About last night:
The Indians dropped the series opener to Detroit 6-4, after digging themselves too big a hole (John Axford held the shovel) for home runs by Asdrubal Cabrera and Carlos Santana to get them out of. I'm ready to be done with watching Axford in critical moments for a while. Francona probably isn't done using him in those moments though, so I guess I'll just have to change the channel or something.
At least Michael Brantley was able to pinch hit (and collect a bloop single), and should be back in the starting lineup this evening.
Other Tribe items:
Omar Vizquel (who is now a coach with Detroit, because every great Indian has to end up with the Tigers, White Sox,Red Sox, or Yankees at some point) will be inducted into the Indians Hall of Fame in a ceremony before tonight's game.
Vizquel spoke at length during a press conference yesterday, including a discussion of his relationship with Jose Mesa,which was strong when they were teammates, but took a bad turn when Vizquel wrote critically about Mesa's performance in Game 7 of the 1997 World Series, which led to Mesa beaning him three times later in their careers.
Do you remember the 1982 Indians? I don't, because I was just a toddler back then, already into Star Wars at that point (if old family photos can be believed), but unfamiliar with Toby Harrah, Rick Sutcliffe, and Andre Thornton. I still enjoyed this breakdown of a 27-minute highlight video the team put together that season, found at Vice.com.
Brad Ricca at Belt Magazine writes about the largely unknown history of Chief Wahoo. The image was officially created in 1947, when new owner Bill Veeck hired a guy to create a new logo, but the character (well, a very, very similar character) had already been in use by the Plain Dealer for 15 years at that point. The name was already in common usage too, but for a player.
Ryan Romano at Beyond the Box Score looks at a number of different pitchers who seem to be unlucky. In one of the three sections, Corey Kluber and Zach McAllister show up as the only pair of teammates in baseball history to both have such a large difference between their runs-allowed WAR and their FIP WAR.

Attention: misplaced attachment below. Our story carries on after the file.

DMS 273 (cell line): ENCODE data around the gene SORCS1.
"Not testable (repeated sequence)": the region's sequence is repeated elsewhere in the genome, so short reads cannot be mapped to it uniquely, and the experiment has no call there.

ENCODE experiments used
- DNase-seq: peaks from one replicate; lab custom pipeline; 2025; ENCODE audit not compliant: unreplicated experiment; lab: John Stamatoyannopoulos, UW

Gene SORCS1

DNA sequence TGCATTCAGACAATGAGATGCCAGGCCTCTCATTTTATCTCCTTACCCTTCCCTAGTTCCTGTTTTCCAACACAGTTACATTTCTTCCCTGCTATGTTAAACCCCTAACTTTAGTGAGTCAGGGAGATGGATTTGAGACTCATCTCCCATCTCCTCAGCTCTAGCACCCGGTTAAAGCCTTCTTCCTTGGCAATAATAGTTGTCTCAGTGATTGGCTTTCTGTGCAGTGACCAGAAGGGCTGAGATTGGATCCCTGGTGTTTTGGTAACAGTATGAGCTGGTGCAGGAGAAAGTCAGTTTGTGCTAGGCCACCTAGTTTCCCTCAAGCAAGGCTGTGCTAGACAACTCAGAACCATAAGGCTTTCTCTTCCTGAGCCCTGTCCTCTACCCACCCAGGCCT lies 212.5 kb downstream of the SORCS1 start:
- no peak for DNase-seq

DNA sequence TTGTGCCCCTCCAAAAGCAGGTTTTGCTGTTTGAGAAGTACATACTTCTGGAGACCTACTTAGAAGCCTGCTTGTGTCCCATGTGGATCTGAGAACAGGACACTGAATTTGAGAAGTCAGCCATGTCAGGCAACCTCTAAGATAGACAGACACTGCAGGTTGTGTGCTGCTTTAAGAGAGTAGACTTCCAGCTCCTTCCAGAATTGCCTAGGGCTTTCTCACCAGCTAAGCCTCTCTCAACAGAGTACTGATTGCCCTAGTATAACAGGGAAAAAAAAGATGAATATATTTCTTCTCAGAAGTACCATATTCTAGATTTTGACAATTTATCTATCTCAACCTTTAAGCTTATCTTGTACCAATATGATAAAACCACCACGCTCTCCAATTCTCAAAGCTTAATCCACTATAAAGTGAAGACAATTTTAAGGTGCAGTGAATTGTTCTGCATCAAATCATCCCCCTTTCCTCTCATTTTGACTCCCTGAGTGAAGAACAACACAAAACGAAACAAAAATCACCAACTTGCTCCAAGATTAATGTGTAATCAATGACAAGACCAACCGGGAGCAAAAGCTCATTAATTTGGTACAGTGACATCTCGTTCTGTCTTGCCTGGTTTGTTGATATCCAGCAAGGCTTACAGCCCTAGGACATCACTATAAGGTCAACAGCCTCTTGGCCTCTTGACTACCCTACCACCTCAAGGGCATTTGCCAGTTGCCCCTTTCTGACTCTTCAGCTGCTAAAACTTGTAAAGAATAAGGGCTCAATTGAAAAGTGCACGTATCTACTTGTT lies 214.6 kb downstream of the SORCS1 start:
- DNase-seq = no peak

At Sports on Earth, former MLB pitcher Dirk Hayhurst writes about what being on the trading block or moving on as a free agent is like for players, including the differences between what is said publicly and what is said in the clubhouse.
Cee Angi says Major League Baseball still doesn't understand women. We don't seem to have many female commenters here, but I'd be interested to know what you think of the way MLB markets to women (pinks hats, sparkly shirts, manicures available at the ballpark on Ladies Night, etc.).
Ubaldo Jimenez wanted #31, but it belonged to Kevin Gausman, so Ubaldo bought him a Rolex. Clearly the uniform number is doing wonders for Jimenez, who easily leads MLB with 5.62 walks per 9 innings this season.
This week's off-topic topic:
'Jersey Boys' hit theaters this weekend. I haven't seen the musical and don't intend to see the film, but it did get me thinking about my favorite moves about real people. For what it's worth, I am not including movies that take real people/situations and create new characters for fictionalized versions of them (such as Citizen Kane, The Great Escape, and Dog Day Afternoon), though I realize many of the movies about real people aren't entirely accurate either.
It's late and I don't have the energy for ranking (and I'm also pretty sure I'm missing a couple a really like, but perhaps someone else will think of them for me), but here are ten I like very much, in order of when they were released:
- Raging Bull
- The Right Stuff
- The Untouchables
- A River Runs Through It
- Apollo 13
- Catch Me If You Can
- The Aviator
- The Assassination of Jesse James by the Coward Robert Ford
How about you, what are your favorites?